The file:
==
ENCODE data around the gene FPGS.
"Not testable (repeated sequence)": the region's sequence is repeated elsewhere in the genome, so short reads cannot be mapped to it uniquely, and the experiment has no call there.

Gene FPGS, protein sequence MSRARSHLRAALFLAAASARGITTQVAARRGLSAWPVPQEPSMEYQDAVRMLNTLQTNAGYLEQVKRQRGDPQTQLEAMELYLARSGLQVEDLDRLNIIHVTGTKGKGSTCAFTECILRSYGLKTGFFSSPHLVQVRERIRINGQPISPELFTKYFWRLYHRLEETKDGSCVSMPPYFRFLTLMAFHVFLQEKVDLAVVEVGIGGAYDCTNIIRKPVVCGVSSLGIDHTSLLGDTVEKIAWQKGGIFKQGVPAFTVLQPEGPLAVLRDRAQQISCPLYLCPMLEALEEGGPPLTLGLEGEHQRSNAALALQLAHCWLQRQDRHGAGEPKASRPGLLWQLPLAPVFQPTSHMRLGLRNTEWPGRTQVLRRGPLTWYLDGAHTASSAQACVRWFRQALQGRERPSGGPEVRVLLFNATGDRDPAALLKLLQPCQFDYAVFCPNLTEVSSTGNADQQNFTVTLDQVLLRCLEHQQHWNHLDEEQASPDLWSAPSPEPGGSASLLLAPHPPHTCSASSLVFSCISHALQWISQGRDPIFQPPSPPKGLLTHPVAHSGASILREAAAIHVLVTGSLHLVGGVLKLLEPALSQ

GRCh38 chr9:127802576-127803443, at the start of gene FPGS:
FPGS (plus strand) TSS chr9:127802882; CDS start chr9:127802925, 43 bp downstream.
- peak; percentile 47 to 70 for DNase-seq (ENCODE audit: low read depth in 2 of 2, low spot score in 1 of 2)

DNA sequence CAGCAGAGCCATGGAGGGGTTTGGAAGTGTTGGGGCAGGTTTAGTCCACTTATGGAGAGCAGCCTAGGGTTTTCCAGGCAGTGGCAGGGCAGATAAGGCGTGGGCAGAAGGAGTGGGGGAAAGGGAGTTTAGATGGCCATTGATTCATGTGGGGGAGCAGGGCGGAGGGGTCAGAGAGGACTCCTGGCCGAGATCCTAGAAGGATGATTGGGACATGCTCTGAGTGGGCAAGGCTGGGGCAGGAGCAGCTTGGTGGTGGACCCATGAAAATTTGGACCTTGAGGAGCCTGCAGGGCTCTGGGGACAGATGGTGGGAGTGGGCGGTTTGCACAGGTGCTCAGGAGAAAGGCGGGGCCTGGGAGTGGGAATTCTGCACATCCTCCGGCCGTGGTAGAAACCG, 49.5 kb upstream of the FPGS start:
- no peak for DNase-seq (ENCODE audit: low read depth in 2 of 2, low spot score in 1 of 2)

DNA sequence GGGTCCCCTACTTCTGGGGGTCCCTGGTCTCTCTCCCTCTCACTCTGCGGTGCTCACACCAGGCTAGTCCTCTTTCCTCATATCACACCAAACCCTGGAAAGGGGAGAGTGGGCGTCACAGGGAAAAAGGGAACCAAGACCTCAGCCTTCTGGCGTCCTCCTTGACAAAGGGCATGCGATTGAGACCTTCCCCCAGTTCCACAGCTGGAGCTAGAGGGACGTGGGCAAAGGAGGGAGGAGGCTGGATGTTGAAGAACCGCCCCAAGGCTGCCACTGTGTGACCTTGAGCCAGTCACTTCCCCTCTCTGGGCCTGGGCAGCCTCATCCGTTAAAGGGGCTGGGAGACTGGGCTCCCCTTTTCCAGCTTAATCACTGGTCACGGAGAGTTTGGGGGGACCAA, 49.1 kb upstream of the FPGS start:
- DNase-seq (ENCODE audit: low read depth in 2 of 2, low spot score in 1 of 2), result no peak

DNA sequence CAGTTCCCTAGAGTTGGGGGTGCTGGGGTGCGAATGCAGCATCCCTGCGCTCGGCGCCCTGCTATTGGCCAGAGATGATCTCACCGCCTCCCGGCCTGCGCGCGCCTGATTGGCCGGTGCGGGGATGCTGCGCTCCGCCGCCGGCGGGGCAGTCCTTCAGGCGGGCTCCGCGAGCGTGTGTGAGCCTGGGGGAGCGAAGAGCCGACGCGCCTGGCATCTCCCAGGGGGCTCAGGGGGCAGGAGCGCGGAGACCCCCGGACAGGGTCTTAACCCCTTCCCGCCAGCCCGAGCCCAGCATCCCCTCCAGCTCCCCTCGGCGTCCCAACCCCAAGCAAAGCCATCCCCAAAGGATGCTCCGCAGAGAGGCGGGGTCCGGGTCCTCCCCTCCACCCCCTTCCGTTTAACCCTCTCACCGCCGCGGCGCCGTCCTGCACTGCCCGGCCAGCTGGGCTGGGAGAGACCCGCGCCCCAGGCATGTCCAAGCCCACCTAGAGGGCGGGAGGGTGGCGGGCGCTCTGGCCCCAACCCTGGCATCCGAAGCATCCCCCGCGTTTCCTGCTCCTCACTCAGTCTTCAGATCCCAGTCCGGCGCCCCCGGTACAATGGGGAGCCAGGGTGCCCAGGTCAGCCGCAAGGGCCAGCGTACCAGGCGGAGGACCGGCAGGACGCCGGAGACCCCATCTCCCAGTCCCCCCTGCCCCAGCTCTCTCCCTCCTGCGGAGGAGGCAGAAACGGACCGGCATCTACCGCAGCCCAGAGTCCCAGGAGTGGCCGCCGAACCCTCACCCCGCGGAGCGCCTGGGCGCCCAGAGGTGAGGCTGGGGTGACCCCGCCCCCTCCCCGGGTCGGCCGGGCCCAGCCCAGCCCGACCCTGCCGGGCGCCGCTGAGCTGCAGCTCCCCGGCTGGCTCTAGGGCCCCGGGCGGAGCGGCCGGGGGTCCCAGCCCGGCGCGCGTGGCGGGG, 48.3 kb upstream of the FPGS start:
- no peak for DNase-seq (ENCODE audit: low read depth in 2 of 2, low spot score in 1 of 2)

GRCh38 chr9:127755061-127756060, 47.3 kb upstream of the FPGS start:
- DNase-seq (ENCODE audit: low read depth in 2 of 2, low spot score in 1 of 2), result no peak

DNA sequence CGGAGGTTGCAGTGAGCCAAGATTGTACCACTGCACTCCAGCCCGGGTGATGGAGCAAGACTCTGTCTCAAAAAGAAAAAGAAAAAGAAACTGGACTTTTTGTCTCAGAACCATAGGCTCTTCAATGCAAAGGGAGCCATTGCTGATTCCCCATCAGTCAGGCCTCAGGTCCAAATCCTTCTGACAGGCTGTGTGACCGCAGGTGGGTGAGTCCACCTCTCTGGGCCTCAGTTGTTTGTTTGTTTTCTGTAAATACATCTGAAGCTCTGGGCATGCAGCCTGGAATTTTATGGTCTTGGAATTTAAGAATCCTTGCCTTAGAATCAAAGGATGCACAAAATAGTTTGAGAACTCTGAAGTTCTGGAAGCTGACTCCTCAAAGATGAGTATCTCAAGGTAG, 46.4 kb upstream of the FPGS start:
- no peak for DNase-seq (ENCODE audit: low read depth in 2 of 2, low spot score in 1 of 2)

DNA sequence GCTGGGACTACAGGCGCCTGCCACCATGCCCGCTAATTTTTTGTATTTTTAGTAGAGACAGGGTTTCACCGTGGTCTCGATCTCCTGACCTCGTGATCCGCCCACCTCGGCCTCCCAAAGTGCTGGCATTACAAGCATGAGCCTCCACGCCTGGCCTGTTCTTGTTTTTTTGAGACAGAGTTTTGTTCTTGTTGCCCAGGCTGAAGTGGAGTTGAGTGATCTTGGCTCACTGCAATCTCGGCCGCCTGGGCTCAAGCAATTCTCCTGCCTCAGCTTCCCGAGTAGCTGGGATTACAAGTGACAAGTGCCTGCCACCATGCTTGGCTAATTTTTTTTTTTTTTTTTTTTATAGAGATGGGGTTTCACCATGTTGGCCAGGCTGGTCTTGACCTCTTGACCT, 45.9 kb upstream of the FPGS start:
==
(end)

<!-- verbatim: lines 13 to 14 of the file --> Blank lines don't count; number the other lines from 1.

GRCh38 chr9:127755061-127756060, 47.3 kb upstream of the FPGS start:
- DNase-seq (ENCODE audit: low read depth in 2 of 2, low spot score in 1 of 2), result no peak